Earth Day! Are You Ready to Empower Your Students?

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It is hard for me to believe that is it now Earth Day 2018. 

A little background: 

 48 years ago Earth Day started in 1970.  (This was when I began teaching.)  With it the Clean Air Act, Clean Water Act, and Endangered Species Act was implemented. 

   I have seen many of the benefits from these in our environment.  One that personally I felt was the Clean Air Act.  I grew up in a steel mill community, with high air pollution.  Everything was covered by graphite.  When the Clean Air Act was instituted, we saw grass grow and clear skies.  

A picture book written by Anna Egan  Smucker, correctly portrays what happened in my hometown of Weirton, WV.   It is called: No Star Nights.  

You can find it at Amazon.com and it is now in paperback. 

Pollution reversal has been one of the  mainstays  I used in teaching.
  
 With another teacher, Jim Mullins, in the early 1980's we wrote two plays about pollution: Ecology Works, about cleaning up parks of paper.  And Papertron, Pollution Solution    

We won Keep America Beautiful Awards for the presentation by our classes.  A proud moment for all of us.

Throughout the years, we recycled paper in my class, and then it became school wide.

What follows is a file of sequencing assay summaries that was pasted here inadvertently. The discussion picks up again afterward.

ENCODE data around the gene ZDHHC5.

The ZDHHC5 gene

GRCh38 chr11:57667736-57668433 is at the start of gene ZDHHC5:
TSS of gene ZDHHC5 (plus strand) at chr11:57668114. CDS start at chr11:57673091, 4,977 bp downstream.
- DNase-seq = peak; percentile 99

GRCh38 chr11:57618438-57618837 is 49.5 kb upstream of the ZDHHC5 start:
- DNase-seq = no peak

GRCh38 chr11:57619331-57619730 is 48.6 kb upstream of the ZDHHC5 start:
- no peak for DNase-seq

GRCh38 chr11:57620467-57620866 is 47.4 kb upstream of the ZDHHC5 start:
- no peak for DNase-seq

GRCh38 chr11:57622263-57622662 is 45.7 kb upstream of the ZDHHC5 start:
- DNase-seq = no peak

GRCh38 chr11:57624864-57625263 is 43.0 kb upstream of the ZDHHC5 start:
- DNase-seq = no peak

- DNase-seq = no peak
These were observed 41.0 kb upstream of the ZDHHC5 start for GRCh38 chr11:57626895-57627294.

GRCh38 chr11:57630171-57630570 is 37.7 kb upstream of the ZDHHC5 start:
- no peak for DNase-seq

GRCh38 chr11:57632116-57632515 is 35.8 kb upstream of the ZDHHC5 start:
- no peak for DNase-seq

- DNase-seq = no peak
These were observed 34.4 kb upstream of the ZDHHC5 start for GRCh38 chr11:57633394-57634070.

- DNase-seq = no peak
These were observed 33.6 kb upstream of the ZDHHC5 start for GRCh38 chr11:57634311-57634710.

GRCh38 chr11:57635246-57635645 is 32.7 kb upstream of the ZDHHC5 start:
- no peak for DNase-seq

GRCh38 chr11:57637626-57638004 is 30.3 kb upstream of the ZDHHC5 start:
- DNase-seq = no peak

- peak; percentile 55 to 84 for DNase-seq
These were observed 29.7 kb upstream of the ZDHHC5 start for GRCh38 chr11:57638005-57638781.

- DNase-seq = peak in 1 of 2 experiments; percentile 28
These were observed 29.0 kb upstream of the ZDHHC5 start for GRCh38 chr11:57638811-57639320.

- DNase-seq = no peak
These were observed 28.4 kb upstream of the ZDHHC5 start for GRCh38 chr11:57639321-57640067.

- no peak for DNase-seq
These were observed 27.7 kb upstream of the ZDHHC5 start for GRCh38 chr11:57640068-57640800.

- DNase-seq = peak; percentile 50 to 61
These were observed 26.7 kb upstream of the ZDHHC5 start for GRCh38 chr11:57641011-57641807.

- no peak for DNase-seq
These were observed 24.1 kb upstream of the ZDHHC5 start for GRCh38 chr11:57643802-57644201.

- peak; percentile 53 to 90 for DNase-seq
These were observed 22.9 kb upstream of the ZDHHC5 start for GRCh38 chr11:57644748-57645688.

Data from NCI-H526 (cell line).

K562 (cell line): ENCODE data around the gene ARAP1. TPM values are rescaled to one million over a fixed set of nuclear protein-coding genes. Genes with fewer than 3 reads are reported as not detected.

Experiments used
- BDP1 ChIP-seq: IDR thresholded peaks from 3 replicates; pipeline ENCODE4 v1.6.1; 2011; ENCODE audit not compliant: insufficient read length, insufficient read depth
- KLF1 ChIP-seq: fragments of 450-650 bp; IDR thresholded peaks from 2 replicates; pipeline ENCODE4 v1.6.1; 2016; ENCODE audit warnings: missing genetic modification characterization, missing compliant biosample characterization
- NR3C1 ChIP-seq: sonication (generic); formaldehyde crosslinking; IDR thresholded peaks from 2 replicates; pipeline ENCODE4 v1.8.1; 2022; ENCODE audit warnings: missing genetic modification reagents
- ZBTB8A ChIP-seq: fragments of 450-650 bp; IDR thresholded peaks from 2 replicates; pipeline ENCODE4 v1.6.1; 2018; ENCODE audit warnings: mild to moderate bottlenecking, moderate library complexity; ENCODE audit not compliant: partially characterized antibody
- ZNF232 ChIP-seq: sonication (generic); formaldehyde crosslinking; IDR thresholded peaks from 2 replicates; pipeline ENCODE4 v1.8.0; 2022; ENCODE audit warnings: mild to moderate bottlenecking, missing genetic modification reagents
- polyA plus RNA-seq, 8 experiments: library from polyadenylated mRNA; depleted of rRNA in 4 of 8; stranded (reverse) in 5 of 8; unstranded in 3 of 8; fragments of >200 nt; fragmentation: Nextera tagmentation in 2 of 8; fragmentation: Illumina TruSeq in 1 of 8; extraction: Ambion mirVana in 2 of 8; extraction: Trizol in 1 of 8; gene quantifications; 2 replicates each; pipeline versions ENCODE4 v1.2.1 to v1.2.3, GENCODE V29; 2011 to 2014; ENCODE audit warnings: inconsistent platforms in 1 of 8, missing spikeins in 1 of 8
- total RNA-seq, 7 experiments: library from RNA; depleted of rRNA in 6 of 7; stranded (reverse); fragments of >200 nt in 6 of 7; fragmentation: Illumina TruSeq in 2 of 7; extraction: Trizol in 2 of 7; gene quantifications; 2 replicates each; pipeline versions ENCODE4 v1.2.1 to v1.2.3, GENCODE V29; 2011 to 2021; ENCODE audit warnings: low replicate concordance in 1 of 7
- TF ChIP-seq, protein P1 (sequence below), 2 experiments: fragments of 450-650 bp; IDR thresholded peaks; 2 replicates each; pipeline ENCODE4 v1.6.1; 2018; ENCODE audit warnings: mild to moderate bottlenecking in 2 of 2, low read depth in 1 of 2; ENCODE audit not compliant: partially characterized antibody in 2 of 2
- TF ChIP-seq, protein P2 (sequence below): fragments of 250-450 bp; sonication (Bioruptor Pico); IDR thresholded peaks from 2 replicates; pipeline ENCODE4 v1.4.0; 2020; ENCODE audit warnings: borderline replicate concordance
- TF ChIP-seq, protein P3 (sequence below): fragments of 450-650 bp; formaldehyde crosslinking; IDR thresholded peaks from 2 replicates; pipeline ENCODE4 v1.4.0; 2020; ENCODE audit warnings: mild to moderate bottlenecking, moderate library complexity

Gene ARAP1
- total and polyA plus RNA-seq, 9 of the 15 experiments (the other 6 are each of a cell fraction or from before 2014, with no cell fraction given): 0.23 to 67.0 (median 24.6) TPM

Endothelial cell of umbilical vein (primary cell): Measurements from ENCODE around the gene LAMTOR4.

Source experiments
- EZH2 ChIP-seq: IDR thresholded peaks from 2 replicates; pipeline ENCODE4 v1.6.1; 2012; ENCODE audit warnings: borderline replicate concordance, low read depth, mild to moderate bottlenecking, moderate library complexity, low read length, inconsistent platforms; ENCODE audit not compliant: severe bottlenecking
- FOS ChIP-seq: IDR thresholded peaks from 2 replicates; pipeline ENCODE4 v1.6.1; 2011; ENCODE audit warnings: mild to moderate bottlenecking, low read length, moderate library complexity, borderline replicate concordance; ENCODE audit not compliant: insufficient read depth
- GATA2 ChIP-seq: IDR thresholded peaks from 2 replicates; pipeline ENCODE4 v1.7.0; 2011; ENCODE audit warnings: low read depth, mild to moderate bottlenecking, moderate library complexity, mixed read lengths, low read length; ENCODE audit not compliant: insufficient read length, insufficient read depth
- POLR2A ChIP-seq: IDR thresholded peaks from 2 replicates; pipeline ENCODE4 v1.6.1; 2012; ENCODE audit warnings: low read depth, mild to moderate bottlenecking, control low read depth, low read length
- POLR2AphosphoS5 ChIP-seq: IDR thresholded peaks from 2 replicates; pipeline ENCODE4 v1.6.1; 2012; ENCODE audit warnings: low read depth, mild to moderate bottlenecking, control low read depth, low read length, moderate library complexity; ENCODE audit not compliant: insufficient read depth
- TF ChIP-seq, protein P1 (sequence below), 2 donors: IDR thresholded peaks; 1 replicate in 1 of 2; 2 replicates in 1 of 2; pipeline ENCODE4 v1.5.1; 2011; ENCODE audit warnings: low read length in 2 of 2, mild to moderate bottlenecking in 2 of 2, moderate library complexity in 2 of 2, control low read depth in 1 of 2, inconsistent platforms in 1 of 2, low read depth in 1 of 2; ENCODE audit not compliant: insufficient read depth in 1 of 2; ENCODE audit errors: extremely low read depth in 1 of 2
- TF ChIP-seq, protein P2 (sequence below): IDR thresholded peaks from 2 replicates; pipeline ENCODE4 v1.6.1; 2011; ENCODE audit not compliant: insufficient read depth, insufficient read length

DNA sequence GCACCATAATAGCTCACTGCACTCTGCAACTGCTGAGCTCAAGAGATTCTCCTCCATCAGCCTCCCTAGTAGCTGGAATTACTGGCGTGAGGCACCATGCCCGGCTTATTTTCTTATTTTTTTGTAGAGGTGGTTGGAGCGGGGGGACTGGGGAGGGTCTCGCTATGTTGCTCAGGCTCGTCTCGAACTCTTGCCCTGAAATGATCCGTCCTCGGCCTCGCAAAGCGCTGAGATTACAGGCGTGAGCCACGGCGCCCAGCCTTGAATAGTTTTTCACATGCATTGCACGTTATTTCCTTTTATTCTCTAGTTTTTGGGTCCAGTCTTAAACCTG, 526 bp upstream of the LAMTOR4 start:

Two environmental Educational Programs you might want to check out for year round curriculum are:


Earth Day 2018 motto/ 

 End Plastic Pollution


With the advent of plastic, many oceans, animals, and our land environment has been compromised.  Many people don't recycle or reuse the plastic, as you can see on your daily travels.   

When I was in Haiti, they use bottled water, because the rivers and streams are polluted.  The people do not have recycling implementation, and as I traveled I could see mounds of bottles everywhere.  

In America, we are fortunate that we can recycle, but students must be made aware of how they can help. 


 You can go to www.earthday.org  to find information and lessons which involves students, at any grade level.

Some simple ideas:

  • Have the students list at least ten items made from plastic in their homes.

  • Count how many plastic bottles they have in their home.

  • Brainstorm ways they can reuse the plastic containers they found in their homes.

  • Locate on a map Recycling Centers in which they can take plastic, cans, and paper.

  • At lunch one day, count how many plastic items they throw away.  Decide if they could have washed and reused them. 
These are just a few ways to involve students next week.  Throughout the school year revisit, not only plastic pollution, but air, water, and paper. 

Use some of the resources I suggested in this blog.  

Happy Earth Day!

Mickey

by Michele Strayer

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